Why Is The Concert Industry in Decline? Simple. Live Nation


There is no real secret to producing a good concert. Just eliminate all the things that suck, and there you have it.

I have been producing shows in Canada for over a quarter century. For a large chunk of that I was lucky enough to work with a great group of people who all cared. We cared about the music, the artists, and most importantly, the fans. We wanted to make going to a concert an easy decision for fans. We wanted to make coming to Canada an easy decision for artists. As a result of our efforts we were rewarded by exponential growth in total shows, total revenues, and total tickets sold from 1999 to 2007. Our vision was always for the big picture and the long-term investment with artist and fan alike.

Then we were sold to Live Nation. The change in atmosphere was palpable. Almost immediately calls for cuts on operational costs were made. “There’s a river of nickels and dimes out there” was the mantra. We were 25% ahead of projections for our fiscal, and I had people screaming at me about show costs. One time I tried to explain to a superior that higher costs on some concert deals is actually a good thing. They are called promoter profit deals. Didn’t matter.

Imagine showing up at work, and the guy from the shop next door gets randomly hired to be your boss. The person has no experience in what you do, but they are convinced they have the answers, and everything you know is discounted. This is what it was like to be taken over by Live Nation. And it’s paying off. Right?

We hear a lot about how the concert industry is in a tailspin. I can say categorically that it has everything to do with Live Nation’s stewardship of the industry. Live Nation produces 7 out of 10 shows in North America. As operational expenses are cut, each show suffers. On the venue side, services at shows by ushers, ticket takers, security, and parking attendants were all cut.

On the concert production side, qualified production managers, marketing managers, sponsorship reps, ticketing staff, and accounting staffs were all cut. These decisions culminated in the creation of a poor entertainment option. We all have the same entertainment budget. The question is always which event gives the biggest value and is the most fun.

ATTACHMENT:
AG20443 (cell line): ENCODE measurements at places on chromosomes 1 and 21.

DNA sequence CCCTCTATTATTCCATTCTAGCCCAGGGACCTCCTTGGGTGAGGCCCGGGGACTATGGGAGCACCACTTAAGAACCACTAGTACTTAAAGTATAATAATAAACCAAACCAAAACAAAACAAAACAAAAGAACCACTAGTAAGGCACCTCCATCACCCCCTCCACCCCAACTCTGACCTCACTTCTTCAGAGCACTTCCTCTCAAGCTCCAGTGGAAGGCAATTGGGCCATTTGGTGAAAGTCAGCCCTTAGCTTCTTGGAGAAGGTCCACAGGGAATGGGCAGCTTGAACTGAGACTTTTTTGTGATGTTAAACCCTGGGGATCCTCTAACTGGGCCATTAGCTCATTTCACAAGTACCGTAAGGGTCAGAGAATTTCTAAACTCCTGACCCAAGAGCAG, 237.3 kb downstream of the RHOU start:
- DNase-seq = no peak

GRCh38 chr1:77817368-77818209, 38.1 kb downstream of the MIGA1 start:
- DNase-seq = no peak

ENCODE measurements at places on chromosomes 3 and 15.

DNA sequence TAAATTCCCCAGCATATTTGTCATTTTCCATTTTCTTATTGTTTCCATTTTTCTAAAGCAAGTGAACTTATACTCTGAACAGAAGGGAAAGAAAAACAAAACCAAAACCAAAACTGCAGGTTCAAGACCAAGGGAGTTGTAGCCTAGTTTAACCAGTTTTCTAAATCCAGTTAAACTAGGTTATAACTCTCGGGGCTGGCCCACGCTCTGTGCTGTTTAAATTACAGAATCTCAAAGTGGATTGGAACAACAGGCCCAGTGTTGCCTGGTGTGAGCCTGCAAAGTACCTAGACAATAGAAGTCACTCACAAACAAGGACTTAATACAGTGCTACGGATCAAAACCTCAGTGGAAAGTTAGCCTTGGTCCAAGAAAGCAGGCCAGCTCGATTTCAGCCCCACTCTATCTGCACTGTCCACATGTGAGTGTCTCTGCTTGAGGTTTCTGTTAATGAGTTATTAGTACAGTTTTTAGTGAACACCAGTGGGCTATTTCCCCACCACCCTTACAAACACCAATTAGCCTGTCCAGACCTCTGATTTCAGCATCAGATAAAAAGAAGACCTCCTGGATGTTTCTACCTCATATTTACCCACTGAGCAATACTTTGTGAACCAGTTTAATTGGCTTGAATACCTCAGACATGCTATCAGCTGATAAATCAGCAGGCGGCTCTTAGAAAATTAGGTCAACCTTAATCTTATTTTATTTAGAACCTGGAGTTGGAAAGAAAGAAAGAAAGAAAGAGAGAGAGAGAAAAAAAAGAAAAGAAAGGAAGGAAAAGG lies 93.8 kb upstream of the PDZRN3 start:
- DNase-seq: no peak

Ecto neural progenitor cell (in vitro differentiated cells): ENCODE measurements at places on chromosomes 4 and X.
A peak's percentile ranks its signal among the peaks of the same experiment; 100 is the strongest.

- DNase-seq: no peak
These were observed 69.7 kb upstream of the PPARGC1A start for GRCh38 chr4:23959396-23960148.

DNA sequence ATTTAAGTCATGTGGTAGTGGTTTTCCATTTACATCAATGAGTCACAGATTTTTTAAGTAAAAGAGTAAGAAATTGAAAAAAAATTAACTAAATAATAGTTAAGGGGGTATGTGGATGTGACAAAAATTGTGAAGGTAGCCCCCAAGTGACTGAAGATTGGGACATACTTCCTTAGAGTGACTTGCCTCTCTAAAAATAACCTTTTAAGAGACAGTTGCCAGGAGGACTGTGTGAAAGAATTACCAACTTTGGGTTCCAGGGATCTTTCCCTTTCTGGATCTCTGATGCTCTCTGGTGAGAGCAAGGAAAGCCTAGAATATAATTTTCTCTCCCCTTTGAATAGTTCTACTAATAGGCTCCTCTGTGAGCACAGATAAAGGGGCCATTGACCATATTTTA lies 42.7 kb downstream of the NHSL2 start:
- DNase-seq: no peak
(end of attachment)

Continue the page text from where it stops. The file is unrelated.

Live Nation’s strategy of cut…cut…cut has made for bad experiences. Why would I spend my hard earned money to stand in a long line getting in, be received by some grumpy overworked security guy, get to a seat that is obstructed, and overpay for beer, food, and parking? The artist just doesn’t have a chance to win you over. The fan experience was screwed from the onset.

Concert promoting is part instinctual, part analytical, and always forward thinking. These types of ideas are not conducive to an operation that is massively in debt; with huge cash outlays on the horizon (any one of the many 360 deals). Analysis, and projectable quarterly profits are the necessity. So cutting overhead and operational costs becomes the norm.

So what’s next? Well, like all Empires, Live Nation is experiencing it’s own decline. As it focuses harder on pleasing sponsors and shareholders, it continues to shrink its operation to what they see as higher margin events. Owner operated venues will be the focus. This leaves a huge untapped niche for those of us who want to make right, which has gone so terribly wrong. Have faith…. The concert industry is coming back.

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Dave Fortune is a 27 year vet of the concert and music industry. Dave headed up production and operations for Live Nation in Canada. He had one desk and five business cards during his 15 years working for Perryscope, MCA Concerts, Universal Concerts, House of Blues, and Live Nation. Before all that, he toured the world with the legendary punk band SNFU, did campus radio, promoted shows, and listened to 1000’s of records. Dave’s new initiative, the DLE Group, is an innovative company dedicated to expand and improve the live experience for fans and artists. DLE initiatives include integrated digital media and marketing strategies, and development of new revenue streams for artist without sacrificing the integrity of the live concert experience.

Discussion11 Comments

  1. Thanks for this Dave. You have always been well respected by the stagehands and techs who work on concerts and I know a great number of us really miss your presence on shows.

    As of Aug 2011 Live Nation has cut the high riggers from the calls at Deer Lk Park. I guess they don’t feel it’s worth the few bucks more an hour a rigger costs to ensure the lighting and audio equipment is hung safely by experienced professionals. This is the sort of lack of regard for safety you’d expect from low budget fly by night hack promoters. From the largest production company in North America it’s absolutely inexcusable. You can only hope someone wakes up before the worst happens.

  2. Unquestionably believe that which you said. Your favorite justification seemed to be on the internet the simplest thing to be aware of. I say to you, I definitely get irked while people consider worries that they plainly don’t know about. You managed to hit the nail upon the top as well as defined out the whole thing without having side-effects , people could take a signal. Will likely be back to get more. Thanks

  3. You know what, I never thought of it that way. Makes plenty of sense now. Thanks for explaining it so clearly, it really helped me and I’m sure it will help plenty of other people too. All the best!

  4. Very interesting reading , the same thing is happening all over the uk and europe . I work as a tour manager and have for the past 12 years . The way shows are now run is there for all to see , its not about the band or artist and its not about the fans ,its about the bottom line .